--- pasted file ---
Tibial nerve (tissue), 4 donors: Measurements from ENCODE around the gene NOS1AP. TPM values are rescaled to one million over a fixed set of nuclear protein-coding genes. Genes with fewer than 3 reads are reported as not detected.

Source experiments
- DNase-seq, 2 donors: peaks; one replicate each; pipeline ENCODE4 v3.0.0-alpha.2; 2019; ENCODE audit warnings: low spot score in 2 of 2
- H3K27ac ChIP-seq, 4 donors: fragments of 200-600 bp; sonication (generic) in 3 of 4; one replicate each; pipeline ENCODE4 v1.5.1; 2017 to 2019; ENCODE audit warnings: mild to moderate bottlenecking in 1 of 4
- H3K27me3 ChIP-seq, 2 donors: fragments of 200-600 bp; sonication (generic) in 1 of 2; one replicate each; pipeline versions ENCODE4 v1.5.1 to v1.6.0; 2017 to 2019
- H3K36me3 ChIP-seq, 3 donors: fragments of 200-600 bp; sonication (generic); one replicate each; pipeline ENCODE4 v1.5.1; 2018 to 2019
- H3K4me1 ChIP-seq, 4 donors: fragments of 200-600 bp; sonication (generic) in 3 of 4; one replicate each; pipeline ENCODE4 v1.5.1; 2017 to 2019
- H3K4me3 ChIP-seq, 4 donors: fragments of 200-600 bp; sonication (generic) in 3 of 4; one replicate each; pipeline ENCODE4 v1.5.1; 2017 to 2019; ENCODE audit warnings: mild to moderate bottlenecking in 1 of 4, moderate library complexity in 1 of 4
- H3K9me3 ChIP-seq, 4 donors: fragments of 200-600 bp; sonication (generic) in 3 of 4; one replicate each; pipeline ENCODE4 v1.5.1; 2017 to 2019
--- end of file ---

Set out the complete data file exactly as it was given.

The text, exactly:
Tibial nerve (tissue), 4 donors: Measurements from ENCODE around the gene NOS1AP. TPM values are rescaled to one million over a fixed set of nuclear protein-coding genes. Genes with fewer than 3 reads are reported as not detected.

Source experiments
- DNase-seq, 2 donors: peaks; one replicate each; pipeline ENCODE4 v3.0.0-alpha.2; 2019; ENCODE audit warnings: low spot score in 2 of 2
- H3K27ac ChIP-seq, 4 donors: fragments of 200-600 bp; sonication (generic) in 3 of 4; one replicate each; pipeline ENCODE4 v1.5.1; 2017 to 2019; ENCODE audit warnings: mild to moderate bottlenecking in 1 of 4
- H3K27me3 ChIP-seq, 2 donors: fragments of 200-600 bp; sonication (generic) in 1 of 2; one replicate each; pipeline versions ENCODE4 v1.5.1 to v1.6.0; 2017 to 2019
- H3K36me3 ChIP-seq, 3 donors: fragments of 200-600 bp; sonication (generic); one replicate each; pipeline ENCODE4 v1.5.1; 2018 to 2019
- H3K4me1 ChIP-seq, 4 donors: fragments of 200-600 bp; sonication (generic) in 3 of 4; one replicate each; pipeline ENCODE4 v1.5.1; 2017 to 2019
- H3K4me3 ChIP-seq, 4 donors: fragments of 200-600 bp; sonication (generic) in 3 of 4; one replicate each; pipeline ENCODE4 v1.5.1; 2017 to 2019; ENCODE audit warnings: mild to moderate bottlenecking in 1 of 4, moderate library complexity in 1 of 4
- H3K9me3 ChIP-seq, 4 donors: fragments of 200-600 bp; sonication (generic) in 3 of 4; one replicate each; pipeline ENCODE4 v1.5.1; 2017 to 2019